A new genetic method has been developed that allows scientists to track the spread of MRSA, it has been revealed.
Researchers at the Wellcome Trust Sanger Institute in Cambridgeshire used DNA-mapping technology to compare the genetic links of bugs isolated from individual patients.
They were able to follow the transmission of MRSA between countries and from one patient to another by recognising letter changes in the bacteria’s genetic code.
It is hoped the findings can help improve infection control strategies aimed at keeping superbugs at bay.
Another discovery was that one MRSA outbreak in a London hospital intensive care unit was probably due to a bacterial strain imported from south-east Asia – possibly brought in by a single infected patient.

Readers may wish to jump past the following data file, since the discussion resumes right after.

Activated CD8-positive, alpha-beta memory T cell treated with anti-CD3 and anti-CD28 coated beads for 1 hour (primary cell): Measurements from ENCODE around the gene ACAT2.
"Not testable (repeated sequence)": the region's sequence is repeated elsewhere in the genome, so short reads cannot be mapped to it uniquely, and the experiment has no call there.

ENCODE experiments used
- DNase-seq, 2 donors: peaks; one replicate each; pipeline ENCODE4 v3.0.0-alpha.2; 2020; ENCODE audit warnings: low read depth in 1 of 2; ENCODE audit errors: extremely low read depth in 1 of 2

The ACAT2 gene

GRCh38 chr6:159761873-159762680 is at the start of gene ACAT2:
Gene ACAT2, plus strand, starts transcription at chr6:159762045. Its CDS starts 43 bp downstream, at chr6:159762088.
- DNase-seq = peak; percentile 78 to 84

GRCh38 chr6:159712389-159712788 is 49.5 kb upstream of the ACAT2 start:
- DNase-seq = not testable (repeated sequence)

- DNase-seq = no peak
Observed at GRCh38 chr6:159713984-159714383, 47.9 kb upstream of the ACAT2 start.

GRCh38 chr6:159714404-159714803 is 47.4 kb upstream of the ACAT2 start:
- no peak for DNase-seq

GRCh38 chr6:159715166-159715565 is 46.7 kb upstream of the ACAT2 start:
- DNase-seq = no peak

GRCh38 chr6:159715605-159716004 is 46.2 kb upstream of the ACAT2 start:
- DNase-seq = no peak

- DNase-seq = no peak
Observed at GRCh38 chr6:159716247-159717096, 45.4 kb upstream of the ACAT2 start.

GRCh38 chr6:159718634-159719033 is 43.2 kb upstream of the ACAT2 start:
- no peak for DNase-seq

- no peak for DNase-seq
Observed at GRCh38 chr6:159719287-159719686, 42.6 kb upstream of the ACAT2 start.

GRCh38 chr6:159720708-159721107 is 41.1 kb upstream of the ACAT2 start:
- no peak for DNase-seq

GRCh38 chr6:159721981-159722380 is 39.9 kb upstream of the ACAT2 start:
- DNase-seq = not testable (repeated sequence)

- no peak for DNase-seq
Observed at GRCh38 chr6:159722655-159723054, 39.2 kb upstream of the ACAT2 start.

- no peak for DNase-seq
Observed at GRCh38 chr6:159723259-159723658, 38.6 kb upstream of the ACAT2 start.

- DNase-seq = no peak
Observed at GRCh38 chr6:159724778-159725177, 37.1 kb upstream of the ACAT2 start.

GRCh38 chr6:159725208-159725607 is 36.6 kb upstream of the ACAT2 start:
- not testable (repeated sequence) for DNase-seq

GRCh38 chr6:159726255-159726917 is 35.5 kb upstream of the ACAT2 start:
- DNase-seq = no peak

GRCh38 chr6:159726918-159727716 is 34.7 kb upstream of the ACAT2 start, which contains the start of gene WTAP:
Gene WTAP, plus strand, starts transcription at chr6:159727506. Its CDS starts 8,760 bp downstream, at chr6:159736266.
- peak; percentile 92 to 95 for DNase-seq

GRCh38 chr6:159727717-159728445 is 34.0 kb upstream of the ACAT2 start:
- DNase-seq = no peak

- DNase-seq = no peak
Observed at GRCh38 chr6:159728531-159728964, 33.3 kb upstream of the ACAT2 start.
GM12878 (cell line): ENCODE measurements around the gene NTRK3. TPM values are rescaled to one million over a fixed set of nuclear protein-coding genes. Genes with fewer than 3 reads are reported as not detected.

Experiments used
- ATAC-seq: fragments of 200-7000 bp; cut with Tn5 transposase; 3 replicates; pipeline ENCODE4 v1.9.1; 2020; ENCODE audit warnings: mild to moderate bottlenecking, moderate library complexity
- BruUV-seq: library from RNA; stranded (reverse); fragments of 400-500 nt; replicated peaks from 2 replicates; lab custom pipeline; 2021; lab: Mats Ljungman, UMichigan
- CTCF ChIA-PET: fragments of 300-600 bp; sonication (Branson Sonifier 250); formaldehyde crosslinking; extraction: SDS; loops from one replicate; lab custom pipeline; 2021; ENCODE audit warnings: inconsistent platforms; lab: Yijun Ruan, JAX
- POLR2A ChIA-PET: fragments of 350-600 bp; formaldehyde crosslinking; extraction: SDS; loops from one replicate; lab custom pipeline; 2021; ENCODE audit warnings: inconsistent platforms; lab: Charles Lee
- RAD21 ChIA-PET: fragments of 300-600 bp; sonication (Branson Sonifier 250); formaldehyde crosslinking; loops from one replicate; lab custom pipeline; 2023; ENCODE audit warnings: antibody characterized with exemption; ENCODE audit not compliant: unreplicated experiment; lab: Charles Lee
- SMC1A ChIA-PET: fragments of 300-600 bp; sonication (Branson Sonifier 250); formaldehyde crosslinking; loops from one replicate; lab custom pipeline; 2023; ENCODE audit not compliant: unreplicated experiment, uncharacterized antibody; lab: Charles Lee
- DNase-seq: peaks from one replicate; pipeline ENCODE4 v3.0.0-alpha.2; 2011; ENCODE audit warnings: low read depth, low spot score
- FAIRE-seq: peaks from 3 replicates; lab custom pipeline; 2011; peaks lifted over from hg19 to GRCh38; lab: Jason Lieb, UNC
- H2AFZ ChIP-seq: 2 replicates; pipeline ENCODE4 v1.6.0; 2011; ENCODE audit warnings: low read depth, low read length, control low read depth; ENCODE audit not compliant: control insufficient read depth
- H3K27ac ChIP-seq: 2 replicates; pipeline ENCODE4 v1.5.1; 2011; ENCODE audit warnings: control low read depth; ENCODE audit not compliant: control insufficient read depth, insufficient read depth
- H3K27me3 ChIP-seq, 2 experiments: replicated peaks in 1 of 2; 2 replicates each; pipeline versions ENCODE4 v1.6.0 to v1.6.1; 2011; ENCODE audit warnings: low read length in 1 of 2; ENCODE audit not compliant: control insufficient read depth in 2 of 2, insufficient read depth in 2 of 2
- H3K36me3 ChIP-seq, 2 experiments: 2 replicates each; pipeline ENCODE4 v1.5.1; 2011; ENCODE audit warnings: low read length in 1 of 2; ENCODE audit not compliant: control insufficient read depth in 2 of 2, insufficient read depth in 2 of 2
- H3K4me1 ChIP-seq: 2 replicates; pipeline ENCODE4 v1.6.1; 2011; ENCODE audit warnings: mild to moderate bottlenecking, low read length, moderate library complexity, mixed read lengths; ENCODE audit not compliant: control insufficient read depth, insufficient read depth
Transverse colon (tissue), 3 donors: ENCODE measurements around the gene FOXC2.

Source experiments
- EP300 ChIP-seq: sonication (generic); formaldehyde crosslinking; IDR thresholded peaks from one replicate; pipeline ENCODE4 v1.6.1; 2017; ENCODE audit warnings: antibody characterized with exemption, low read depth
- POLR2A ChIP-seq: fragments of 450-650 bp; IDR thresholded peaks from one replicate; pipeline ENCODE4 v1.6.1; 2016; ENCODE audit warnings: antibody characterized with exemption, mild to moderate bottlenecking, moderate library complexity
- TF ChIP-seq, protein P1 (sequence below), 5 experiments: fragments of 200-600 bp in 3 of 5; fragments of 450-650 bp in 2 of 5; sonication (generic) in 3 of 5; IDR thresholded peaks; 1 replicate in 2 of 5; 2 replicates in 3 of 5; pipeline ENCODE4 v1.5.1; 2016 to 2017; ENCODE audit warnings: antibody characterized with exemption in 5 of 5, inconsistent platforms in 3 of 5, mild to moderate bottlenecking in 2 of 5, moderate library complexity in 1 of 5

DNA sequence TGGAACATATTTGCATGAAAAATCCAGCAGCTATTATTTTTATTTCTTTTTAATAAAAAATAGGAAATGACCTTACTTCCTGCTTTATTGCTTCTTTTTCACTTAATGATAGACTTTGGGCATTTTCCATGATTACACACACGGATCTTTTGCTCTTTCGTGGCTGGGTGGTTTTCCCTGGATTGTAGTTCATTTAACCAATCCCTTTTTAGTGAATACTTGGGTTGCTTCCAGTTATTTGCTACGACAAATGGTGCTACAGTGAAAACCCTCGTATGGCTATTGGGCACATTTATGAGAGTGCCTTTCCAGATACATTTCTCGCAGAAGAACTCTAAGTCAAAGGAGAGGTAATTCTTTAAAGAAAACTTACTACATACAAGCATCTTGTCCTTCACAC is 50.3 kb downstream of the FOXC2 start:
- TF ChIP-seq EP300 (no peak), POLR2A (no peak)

The research was published in the journal Science.
Co-author Dr Sharon Peacock, from Cambridge University, said: “Our research should inform global surveillance strategies to track the spread of MRSA.
“The implications for public health are clear: this technology represents the potential to trace transmission pathways of MRSA more definitively so that interventions or treatments can be targeted with precision and according to need.”
Copyright Press Association 2010